|Publication number||US2875045 A|
|Publication date||Feb 24, 1959|
|Filing date||Apr 28, 1955|
|Priority date||Apr 28, 1955|
|Publication number||US 2875045 A, US 2875045A, US-A-2875045, US2875045 A, US2875045A|
|Original Assignee||American Cyanamid Co|
|Export Citation||BiBTeX, EndNote, RefMan|
|Patent Citations (3), Referenced by (48), Classifications (14)|
|External Links: USPTO, USPTO Assignment, Espacenet|
ALUM CONTAINING ANTIOXIDANT AND MANU- FACTURE OF SIZED PAPER THEREWITH David Lnrie, Freeport, N. Y.,' assignor to American Cyanaimid Company, New York, N. Y., a corporation of Ma ne No Drawing. Application Api'il 28, 1955 Serial N0. 504,685
Claims. (Cl. 92-21) webs thus produced, and further includes dry alum andaqueous alum solutions containing a small amount of a suitable thiosulfate. f
The manufacture of soap-sized cellulosic webs for many years has been and still is a principal product of the paper industry. Such webs are manufactured by forming an aqueous suspension of beaten papermaking fibers, adding rosin size, fortified rosin size, stearic acid size or other soap size, and precipitating the size on the fibers by addition of a water-soluble aluminum salt.
Rosin size and alum (papermakers alum) are the two materials employed in greatest tonnages for this purpose, and the present invention is most conveniently discussed in terms thereof, it being understood that neither the type nor amount of size used is a particular feature of the invention. The invention, however, is directly concerned with the alum employed.
Alum is usually supplied to paper manufacturers in two grades. The standard grade is produced by direct digestion of bauxite or clay with sulfuric acid, and thus contains a minor amount of iron as contaminant, roughly 0.3% to about 0.5% by weight calculated as FeiOa based on the weight of the alum calculated as aluminum sulfate tetradecylhydrate. All of this iron necessarily is in sulfate form, and is usually a ferric-ferrous mixture. The iron impurities have about the same elfectiveness as alum for precipitating size, and thus are carried to the fibers both in ferrous and ferric form.
It is known that rosin-sized paper made by the use of standard" grade alum on exposure to sunlight loses reflectance or darkens. The data indicate that this darkening results from decomposition of ferrous rosinate into ferric hydroxide, a water-insoluble, veryopaque, and dark brown material which is thus an excellent pigment. Only a trace is sufiicient to cause a reflectance loss of 10%- and often more.
Although this darkening has been often noted, no simple, cheap and safe means has as'yet been found for preventing or even inhibiting the phenomenon.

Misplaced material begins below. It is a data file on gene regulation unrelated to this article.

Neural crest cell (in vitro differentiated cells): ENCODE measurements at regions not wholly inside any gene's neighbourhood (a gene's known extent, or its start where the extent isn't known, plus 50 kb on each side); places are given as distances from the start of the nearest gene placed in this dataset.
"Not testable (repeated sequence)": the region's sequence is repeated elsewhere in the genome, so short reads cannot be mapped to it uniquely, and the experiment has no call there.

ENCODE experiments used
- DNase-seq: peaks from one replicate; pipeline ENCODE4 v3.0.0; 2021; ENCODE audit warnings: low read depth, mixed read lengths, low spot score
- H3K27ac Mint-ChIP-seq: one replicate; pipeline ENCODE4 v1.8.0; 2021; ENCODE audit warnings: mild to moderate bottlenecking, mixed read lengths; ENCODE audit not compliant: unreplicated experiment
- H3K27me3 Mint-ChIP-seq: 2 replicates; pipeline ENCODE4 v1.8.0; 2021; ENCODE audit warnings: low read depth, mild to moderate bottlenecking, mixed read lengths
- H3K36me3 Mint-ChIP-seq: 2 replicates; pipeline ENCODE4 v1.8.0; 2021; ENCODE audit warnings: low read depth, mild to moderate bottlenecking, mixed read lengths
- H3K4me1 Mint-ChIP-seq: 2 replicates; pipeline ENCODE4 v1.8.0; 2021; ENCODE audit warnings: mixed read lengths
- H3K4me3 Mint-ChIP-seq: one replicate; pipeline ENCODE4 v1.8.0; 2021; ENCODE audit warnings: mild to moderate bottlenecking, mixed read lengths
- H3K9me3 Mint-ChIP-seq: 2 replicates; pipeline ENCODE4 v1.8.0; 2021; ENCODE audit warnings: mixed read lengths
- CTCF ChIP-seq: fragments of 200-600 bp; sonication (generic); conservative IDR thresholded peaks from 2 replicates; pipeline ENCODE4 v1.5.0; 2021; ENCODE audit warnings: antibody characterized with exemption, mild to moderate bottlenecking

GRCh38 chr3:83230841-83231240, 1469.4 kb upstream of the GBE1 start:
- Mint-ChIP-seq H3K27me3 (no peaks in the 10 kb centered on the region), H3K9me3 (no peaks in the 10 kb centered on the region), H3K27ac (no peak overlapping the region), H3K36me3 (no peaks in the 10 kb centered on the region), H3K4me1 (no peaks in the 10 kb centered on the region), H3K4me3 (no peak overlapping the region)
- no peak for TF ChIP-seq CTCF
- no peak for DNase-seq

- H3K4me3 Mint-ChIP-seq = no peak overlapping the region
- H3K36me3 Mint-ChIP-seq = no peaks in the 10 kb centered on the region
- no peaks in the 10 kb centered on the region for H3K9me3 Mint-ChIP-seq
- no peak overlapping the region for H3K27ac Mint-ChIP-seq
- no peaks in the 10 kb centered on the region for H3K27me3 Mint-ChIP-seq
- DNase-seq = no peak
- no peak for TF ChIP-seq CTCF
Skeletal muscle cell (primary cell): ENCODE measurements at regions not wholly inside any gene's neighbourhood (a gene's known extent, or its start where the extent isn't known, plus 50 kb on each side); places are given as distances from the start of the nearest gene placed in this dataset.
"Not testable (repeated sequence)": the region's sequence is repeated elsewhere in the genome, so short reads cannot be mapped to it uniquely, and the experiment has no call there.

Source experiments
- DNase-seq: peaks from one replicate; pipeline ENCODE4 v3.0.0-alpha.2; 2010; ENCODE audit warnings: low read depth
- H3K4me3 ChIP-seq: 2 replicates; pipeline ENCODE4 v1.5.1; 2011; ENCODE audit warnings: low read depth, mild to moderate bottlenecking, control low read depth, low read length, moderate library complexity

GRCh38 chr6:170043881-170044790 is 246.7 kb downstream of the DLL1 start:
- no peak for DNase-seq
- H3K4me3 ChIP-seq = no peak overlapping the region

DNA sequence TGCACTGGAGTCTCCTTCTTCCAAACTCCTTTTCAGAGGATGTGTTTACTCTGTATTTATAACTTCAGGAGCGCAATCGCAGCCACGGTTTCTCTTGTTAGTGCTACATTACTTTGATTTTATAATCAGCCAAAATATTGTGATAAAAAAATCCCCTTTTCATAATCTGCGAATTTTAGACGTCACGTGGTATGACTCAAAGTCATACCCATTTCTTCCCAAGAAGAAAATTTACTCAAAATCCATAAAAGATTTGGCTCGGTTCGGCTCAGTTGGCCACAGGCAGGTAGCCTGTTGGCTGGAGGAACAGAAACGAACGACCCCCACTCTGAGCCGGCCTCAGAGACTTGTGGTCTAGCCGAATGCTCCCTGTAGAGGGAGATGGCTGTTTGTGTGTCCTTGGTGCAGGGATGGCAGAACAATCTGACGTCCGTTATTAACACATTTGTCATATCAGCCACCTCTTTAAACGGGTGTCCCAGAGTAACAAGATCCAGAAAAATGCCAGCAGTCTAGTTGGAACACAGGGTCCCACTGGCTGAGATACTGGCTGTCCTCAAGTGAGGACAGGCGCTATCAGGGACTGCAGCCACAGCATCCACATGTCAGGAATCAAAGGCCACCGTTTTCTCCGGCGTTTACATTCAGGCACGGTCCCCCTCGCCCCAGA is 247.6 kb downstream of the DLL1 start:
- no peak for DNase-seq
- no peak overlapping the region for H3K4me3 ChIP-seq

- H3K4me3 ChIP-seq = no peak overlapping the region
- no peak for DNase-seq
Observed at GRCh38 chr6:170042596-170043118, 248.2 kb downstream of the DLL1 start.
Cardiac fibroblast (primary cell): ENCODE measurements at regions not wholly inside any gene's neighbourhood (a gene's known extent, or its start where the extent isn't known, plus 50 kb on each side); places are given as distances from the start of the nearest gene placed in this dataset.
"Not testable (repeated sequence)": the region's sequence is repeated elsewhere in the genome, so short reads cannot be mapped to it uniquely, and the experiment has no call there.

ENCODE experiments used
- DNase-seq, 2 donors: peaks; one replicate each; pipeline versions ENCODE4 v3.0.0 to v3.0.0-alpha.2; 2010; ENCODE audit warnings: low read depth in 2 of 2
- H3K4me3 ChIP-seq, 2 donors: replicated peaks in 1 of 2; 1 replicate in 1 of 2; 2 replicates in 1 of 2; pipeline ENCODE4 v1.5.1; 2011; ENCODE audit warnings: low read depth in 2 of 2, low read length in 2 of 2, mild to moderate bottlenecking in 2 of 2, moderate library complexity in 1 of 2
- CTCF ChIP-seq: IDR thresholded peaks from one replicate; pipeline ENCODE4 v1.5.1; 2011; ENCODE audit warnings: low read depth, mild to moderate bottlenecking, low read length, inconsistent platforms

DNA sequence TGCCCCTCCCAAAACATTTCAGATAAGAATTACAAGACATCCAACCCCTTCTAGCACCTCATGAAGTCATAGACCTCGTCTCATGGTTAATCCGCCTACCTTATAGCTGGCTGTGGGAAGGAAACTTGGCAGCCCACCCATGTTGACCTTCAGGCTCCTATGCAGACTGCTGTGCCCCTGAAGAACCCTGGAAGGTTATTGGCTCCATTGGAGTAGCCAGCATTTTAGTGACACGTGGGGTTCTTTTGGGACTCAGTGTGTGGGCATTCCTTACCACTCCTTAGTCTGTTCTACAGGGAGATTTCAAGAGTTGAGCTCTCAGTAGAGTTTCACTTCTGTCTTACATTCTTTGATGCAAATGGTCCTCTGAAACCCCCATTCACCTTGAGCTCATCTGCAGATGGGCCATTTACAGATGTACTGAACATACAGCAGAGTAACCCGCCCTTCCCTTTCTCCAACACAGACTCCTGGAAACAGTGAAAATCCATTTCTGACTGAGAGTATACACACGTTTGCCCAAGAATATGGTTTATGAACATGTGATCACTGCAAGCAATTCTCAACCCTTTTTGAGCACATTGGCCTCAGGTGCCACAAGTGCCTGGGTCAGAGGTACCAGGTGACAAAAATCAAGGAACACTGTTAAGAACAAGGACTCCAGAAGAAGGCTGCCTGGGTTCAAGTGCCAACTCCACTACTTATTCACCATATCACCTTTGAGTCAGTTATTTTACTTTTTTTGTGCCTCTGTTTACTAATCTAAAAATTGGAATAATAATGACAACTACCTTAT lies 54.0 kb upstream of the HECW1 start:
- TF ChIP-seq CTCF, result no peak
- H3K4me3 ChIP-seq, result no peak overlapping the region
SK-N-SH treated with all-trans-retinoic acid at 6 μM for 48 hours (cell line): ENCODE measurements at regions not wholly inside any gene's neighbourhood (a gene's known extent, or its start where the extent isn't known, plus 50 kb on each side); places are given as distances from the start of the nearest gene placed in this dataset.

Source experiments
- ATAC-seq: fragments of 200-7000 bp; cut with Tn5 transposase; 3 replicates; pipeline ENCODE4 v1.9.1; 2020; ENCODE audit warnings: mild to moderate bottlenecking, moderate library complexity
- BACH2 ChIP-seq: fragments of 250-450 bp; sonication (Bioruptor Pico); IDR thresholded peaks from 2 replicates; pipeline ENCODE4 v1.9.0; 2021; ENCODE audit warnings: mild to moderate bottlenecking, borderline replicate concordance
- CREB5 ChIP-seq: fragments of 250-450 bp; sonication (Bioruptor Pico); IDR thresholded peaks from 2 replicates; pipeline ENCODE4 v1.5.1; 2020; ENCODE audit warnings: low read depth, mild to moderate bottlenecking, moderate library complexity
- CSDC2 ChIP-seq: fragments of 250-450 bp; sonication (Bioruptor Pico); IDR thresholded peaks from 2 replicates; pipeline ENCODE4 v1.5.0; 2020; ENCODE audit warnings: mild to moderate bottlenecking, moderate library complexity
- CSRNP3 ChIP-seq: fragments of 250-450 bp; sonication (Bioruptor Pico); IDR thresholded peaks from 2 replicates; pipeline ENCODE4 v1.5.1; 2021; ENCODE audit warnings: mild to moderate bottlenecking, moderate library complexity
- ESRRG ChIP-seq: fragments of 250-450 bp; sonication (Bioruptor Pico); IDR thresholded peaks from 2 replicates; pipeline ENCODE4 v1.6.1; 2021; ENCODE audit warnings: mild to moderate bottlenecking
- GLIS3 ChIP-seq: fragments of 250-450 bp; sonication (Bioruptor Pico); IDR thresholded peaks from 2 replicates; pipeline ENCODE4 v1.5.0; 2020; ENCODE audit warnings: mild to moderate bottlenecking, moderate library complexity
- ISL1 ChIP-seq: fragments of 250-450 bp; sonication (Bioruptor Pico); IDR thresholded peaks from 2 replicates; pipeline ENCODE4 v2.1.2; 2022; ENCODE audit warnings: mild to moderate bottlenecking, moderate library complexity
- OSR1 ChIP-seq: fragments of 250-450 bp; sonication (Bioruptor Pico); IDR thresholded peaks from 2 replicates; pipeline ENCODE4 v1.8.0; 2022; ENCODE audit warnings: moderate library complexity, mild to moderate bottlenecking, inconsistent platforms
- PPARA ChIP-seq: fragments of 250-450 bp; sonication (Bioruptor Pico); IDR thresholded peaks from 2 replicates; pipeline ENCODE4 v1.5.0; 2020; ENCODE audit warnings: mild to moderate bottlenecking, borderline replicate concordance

I have now discovered that this darkening can be retarded or inhibited by precipitating the size on the fibersin the presence of a small amount of a dissolved ionized thiosulfate. A principal resulting effect is the adsorption of thiosulfate by the size, the fibers, or any aluminum hydroxide 'floc present whereby thiosulfateiscztrried to the fibers along with the ferrous rosinate which is also formed and maintains the ferrous rosinate in reduced, colorless condition whereby darkening of the paper resulting from oxidation of this iron is inhibited.
Patented Feb. 24, 1959 It is a particular advantage of the present invention that addition of a thiosulfate as described causes no noticeable change in the character of the paper produced, other than to improve and maintain its brightness.
The water-soluble ionizable thiosulfates have the property of reducing dissolved ferric iron to ferrous iron almost instantly. It will be realized, therefore, that the process of the present invention by requiring that the sizing agents be deposited on the cellulosic fibers in the presence of dissolved thiosulfate inherently requires that the slurry at that point be free from dissolved ferric iron.
The precise form or forms in which the thiosulfate is present in the web has not been ascertained, and thus it is not known whether the thiosulfate is molecularly adsorbed, or whether only the thiosulfate anion is present in the paper. in terms of itsprocess of manufacture.
Methods for employing the present invention need not be discussed in detail as it may be put into use simply as one additional step in any conventional process for the manufacture of soap-sized paper. All that is necessary is to introduce a suitable thiosulfate (alone or in admixture with other material) into the pulp at such a point in the operation that a small amount of thiosulfate is present in uniformly distributed, dissolved form while the size is being set on the fibers. For example, inmills where the size is added first the thiosulfate may be added before, with or after the size so long as it is added before the alum. In mills which add the rosin last, thethiosulfate may be added before, with or after the alum so long asit is added before the rosin.
The thiosulfate may be added as a dry powder. Better results generally ensue, however, when it is added as a solution. Wet and dry-strength resins may be added in the usual manner after the size has set.
Ferrous sulfate in aqueous solution is readily oxidized to ferric sulfate by simple aeration of the solution. To minimize consumption of thiosulfate it is therefore advantageous to add the alum and thiosulfate as close to the machine as convenient.
The foregoing methods contemplate that the minimum effective amount of thiosulfate be determined by the paper manufacturer. It is often more convenient for this'to be determined by the alum manufacturer. This is possible when the alum is shipped in dry form. We have found that at most only negligible deterioration of thiosulfate thiosulfate is predetermined by the alum manufacture, so